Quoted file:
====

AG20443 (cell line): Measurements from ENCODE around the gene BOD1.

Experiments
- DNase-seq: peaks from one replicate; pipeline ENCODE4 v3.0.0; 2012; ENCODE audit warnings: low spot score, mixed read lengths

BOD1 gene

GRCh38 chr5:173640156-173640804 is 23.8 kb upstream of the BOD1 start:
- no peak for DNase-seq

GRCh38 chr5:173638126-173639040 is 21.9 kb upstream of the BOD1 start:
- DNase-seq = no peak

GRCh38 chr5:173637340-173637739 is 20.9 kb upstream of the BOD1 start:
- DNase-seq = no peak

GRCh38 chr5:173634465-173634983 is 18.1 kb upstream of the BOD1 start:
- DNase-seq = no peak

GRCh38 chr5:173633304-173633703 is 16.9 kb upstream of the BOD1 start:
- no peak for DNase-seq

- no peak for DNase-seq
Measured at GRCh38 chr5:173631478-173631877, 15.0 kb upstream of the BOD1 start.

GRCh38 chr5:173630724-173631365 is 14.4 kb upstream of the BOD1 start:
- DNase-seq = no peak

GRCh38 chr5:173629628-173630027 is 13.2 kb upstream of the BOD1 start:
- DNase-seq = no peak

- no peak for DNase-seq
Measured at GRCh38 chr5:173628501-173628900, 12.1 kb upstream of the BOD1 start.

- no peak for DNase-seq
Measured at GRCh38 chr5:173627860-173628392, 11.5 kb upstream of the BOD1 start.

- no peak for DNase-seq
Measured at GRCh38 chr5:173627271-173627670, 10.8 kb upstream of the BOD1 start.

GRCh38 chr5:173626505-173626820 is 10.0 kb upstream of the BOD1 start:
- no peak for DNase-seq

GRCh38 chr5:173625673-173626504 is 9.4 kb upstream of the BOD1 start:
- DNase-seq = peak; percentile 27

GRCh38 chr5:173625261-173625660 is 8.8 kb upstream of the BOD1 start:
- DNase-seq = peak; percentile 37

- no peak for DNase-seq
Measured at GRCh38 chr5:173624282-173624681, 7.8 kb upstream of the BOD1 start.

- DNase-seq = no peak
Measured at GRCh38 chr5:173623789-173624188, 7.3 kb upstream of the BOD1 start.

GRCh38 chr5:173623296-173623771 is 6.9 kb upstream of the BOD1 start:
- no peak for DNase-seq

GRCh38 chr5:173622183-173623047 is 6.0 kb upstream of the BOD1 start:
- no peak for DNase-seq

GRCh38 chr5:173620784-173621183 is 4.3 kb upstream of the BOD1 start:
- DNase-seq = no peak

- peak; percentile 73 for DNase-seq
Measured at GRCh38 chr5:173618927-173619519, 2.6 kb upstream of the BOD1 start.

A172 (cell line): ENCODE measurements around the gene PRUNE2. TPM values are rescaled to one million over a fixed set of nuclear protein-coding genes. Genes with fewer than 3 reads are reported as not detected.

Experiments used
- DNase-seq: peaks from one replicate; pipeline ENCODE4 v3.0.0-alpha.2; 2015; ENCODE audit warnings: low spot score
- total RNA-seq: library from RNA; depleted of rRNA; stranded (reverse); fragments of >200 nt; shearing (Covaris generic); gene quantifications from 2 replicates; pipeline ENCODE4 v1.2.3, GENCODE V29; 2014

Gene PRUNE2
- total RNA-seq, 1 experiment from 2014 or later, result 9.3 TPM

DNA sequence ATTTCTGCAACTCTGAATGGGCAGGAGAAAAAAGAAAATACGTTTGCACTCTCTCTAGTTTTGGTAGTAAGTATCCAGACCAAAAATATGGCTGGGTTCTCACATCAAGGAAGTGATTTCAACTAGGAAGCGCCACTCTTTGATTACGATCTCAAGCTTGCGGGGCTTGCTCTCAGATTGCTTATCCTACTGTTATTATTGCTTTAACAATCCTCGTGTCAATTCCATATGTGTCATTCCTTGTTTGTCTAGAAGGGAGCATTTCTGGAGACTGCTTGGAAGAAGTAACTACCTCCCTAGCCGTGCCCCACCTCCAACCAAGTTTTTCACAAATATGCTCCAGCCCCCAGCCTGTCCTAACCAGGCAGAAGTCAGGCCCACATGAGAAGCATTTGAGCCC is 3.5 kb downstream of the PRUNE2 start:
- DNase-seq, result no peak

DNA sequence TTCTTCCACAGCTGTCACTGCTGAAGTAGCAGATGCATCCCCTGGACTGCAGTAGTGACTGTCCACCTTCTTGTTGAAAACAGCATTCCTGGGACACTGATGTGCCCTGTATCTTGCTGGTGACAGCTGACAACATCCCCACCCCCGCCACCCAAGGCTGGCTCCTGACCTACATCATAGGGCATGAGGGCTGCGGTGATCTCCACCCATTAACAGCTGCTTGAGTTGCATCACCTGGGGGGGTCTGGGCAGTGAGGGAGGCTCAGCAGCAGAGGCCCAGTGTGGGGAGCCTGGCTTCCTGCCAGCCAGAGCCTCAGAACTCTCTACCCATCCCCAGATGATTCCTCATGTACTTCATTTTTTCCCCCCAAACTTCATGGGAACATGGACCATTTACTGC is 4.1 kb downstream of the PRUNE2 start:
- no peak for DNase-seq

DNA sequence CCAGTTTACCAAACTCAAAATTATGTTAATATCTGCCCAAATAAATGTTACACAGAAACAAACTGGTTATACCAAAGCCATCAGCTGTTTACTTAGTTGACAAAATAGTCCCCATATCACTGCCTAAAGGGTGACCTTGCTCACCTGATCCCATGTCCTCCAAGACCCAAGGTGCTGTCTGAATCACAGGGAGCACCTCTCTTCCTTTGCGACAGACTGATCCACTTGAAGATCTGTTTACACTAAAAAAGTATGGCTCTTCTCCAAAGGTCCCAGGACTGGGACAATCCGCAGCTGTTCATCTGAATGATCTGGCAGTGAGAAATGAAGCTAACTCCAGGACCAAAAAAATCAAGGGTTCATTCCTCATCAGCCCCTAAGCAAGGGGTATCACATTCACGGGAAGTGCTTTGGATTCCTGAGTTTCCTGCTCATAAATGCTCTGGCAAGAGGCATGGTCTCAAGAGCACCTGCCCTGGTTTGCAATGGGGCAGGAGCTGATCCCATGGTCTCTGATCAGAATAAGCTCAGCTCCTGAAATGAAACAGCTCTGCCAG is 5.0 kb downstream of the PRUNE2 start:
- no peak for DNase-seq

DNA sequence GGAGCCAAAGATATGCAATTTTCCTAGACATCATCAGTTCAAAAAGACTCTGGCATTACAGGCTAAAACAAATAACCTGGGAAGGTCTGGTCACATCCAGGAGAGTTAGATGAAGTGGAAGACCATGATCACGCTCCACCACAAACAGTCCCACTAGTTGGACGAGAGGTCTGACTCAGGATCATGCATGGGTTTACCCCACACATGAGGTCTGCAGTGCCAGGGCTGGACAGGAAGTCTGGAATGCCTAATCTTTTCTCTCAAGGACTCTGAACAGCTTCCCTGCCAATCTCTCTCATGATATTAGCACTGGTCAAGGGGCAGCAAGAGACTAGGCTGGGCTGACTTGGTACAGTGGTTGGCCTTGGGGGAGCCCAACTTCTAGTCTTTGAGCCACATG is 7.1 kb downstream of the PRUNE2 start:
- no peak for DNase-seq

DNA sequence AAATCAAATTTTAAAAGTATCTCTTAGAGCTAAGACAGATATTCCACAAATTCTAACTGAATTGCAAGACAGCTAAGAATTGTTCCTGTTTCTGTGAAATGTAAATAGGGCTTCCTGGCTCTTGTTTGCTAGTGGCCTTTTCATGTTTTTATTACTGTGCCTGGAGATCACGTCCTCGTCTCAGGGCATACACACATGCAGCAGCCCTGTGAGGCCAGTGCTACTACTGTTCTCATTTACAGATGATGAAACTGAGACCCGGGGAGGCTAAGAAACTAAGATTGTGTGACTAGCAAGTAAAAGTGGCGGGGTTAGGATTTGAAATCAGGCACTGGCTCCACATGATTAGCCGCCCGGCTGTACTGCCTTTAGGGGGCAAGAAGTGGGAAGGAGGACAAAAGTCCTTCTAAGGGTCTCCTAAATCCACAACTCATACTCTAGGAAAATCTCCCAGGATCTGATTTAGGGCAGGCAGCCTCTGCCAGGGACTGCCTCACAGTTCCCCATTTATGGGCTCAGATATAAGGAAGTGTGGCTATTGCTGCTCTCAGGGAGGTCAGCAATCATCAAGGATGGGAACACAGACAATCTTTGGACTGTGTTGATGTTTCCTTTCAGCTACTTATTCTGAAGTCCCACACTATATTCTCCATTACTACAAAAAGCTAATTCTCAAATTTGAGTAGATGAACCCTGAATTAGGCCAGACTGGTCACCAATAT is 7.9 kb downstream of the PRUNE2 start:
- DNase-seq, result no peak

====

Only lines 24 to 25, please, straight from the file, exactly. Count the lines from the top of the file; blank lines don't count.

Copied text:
Measured at GRCh38 chr5:173627860-173628392, 11.5 kb upstream of the BOD1 start.

- no peak for DNase-seq